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Relax Employment Law for Religious Organisations

2 Comments 21st July 2010

Any organisation has the right to expect its employees to believe in what it's doing. If you're interviewing to join Microsoft, you can't expect much success if you state at interview that Windows is rubbish and you're Apple 'til you die. Indeed political organisations have the right to discriminate, employment-wise, against supporters of some other party. This is reasonable.

However; with some exceptions, religious organisations (mosques, temples, churches, charities) may not discriminate in favour of those who practice the relevant religion. This has resulted in some charities closing and others losing the very faith-based ethos which made it "work" in the first place. A Christian charity, which does hugely valued work among adults with learning difficulties, recently lost a long and expensive legal process after attempting to dismiss two people who had renounced their Christian faith (this despite their having joined the organisation with full understanding of the need for Christian faith in their roles).

There are a few roles for which an organisation can legally claim a Genuine Occupational Requirement that the postholder has the same personal faith as the organisation. But there may be other positions which cannot presently attract such a Genuine Occupational Requirement despite being key to the organisation.

While I accept it's hard for a secular society to officially "understand" religious faith, I would ask that, concerning employment,  religious charities have the freedom to discriminate on religious grounds, in the same way that political parties enjoy the freedom to discriminate on the basis of political conviction.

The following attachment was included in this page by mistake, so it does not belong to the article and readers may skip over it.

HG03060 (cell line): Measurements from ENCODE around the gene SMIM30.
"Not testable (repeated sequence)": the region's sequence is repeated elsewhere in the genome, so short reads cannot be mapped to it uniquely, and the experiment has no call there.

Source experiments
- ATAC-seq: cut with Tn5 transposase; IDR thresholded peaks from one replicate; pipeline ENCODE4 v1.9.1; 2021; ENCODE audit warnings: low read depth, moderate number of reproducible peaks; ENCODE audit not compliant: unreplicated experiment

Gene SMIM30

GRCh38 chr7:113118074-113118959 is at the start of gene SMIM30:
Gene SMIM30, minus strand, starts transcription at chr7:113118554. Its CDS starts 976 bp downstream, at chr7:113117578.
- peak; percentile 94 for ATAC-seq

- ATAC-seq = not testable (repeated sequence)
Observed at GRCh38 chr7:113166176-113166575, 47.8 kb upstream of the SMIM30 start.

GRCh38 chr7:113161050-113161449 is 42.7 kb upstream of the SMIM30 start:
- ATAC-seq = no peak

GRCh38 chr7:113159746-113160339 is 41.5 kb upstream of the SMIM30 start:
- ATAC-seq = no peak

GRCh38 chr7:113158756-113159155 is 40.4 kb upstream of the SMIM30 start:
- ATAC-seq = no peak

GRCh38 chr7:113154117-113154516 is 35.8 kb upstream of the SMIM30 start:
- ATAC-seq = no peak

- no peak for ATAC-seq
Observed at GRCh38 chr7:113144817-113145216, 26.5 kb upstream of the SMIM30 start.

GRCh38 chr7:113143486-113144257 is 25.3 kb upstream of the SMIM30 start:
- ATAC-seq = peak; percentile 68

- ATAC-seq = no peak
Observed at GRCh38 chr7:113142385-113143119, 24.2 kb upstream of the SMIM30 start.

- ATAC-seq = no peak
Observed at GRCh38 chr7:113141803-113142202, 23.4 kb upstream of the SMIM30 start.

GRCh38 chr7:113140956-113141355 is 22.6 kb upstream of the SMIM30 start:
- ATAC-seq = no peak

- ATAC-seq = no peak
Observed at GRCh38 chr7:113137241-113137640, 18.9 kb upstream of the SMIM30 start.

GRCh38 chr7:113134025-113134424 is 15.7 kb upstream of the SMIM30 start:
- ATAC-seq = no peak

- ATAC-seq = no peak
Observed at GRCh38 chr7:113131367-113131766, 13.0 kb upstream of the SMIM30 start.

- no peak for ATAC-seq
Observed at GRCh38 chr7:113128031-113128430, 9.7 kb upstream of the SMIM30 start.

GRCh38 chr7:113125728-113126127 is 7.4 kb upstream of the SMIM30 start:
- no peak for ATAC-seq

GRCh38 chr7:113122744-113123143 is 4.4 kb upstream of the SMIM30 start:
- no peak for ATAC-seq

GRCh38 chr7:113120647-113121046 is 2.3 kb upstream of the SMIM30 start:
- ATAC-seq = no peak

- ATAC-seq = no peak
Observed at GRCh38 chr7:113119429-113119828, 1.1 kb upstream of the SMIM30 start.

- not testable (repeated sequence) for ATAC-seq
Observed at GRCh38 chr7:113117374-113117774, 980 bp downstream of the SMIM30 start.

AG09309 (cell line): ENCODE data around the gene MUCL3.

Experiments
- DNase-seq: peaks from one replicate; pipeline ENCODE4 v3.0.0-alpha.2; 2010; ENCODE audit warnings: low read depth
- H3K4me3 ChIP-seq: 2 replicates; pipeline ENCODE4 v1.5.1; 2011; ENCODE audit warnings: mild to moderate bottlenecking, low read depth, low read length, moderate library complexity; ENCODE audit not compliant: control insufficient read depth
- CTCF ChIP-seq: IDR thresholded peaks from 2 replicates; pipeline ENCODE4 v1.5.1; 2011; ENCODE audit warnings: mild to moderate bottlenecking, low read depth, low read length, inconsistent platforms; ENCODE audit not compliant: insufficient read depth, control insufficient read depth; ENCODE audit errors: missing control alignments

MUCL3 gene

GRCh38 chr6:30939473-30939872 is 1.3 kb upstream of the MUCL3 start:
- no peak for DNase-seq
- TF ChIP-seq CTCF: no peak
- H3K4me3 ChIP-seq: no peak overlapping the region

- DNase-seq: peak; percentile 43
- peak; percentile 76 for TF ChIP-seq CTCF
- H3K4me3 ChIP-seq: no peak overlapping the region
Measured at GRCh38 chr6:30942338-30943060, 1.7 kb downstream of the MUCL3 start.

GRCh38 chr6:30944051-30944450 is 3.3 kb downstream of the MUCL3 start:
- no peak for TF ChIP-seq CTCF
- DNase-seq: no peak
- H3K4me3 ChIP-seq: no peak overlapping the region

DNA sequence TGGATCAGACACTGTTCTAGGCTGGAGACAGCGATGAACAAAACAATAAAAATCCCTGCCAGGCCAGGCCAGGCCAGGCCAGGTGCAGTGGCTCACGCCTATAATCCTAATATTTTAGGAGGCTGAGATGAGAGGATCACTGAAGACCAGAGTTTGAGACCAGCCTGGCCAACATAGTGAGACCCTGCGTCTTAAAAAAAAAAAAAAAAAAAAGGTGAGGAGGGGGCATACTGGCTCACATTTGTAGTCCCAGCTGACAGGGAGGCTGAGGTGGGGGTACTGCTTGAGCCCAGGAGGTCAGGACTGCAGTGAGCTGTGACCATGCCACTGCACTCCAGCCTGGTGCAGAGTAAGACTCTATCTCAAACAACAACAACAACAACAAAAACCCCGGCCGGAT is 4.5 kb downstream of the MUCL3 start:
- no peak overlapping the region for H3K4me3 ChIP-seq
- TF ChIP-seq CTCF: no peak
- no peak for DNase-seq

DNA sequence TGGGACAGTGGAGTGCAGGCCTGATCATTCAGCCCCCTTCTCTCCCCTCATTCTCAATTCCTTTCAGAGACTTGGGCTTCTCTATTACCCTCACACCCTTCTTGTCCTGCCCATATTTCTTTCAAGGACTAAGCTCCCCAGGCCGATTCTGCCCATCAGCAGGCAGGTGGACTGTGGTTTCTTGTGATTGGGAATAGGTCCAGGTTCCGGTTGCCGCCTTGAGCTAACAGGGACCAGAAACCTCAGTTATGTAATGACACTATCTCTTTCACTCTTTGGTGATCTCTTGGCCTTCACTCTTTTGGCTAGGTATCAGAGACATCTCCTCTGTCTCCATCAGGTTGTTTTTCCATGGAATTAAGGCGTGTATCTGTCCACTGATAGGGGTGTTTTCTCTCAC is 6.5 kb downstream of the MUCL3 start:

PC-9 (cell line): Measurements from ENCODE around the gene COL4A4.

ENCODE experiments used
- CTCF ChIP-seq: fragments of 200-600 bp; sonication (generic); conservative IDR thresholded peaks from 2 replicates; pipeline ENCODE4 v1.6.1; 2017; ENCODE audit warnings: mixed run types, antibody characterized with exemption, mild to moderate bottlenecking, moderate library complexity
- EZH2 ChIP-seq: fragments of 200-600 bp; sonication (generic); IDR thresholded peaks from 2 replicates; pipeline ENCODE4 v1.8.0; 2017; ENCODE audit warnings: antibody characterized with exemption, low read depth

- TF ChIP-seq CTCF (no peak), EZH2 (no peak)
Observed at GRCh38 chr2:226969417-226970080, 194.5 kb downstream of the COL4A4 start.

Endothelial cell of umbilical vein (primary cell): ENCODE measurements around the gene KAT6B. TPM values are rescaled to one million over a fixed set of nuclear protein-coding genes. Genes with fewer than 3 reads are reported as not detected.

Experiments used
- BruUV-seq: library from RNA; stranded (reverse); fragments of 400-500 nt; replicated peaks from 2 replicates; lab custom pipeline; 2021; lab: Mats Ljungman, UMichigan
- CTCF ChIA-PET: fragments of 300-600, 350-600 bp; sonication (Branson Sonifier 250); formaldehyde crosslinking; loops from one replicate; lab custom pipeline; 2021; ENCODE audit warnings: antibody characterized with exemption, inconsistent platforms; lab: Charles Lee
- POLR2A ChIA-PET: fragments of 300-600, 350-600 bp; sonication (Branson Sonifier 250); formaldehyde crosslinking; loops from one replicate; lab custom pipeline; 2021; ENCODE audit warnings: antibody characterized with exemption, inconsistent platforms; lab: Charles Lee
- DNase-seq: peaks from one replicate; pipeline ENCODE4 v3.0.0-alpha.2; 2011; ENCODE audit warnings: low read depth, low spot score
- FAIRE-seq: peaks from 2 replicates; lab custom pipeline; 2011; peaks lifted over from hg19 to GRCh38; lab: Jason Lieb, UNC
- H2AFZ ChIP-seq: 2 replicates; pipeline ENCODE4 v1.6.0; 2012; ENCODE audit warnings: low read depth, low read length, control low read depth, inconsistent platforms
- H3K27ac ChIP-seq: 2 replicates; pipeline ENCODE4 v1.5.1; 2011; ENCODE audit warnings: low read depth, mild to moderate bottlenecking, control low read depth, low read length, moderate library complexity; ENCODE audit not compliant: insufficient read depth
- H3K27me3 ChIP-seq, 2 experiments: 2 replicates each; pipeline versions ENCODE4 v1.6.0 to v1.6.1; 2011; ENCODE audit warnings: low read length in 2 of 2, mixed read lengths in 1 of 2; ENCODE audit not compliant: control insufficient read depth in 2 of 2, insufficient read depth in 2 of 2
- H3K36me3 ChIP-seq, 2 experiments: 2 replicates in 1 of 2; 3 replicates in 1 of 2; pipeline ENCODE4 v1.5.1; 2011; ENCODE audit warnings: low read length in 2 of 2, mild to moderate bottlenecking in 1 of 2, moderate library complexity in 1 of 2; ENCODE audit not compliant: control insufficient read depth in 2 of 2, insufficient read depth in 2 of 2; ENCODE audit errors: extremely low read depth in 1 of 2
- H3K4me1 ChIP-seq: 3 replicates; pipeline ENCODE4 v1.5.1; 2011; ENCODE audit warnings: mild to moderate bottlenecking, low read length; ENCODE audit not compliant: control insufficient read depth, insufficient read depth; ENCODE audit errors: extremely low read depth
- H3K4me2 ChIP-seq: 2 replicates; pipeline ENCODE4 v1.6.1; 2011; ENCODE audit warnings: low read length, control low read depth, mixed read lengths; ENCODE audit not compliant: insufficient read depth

I am a Christian. This proposal is intended to provide greater freedom for all faith-based organisations. Indeed, it might also help self-consciously atheist or humanist organisations. Thanks for reading.



Why does this matter?

This idea is important because it would restore some commonsense to the field of faith-based employment; commonsense which the commercial and political world already enjoys.

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2 Responses to Relax Employment Law for Religious Organisations

  1. David Lawes says:

    This makes enormous sense. How can an organisation whose very purpose was inspired by specific religious beliefs maintain that when a very important part of that organisation, its employees, do not hold those same beliefs?

  2. writer says:

    What if a charity takes British taxpayers’ money – from people of all faiths and none – through the foreign aid budget, but refuses to employ British taxpayers unless they share their religion… is that OK? What is the job of a humanitarian organisation – doing good – or proselytizing? And if you limit your talent pool to your believers – isn’t that a despicable disservice to perpetrate on the people who need your help? Please take a look at Christian Aid – they seek out the very best talent they can find to fight poverty. It doesn’t stop them expressing and celebrating their faith. And I don’t know if you’d noticed but the world has a wee issue with depraved religious bigots slaughtering people who don’t share their faith. If you segregate people of different faiths at work, if you stop them getting to know each other and respect each other – surely you’re not so different from the guys with the guns – just a different shade?

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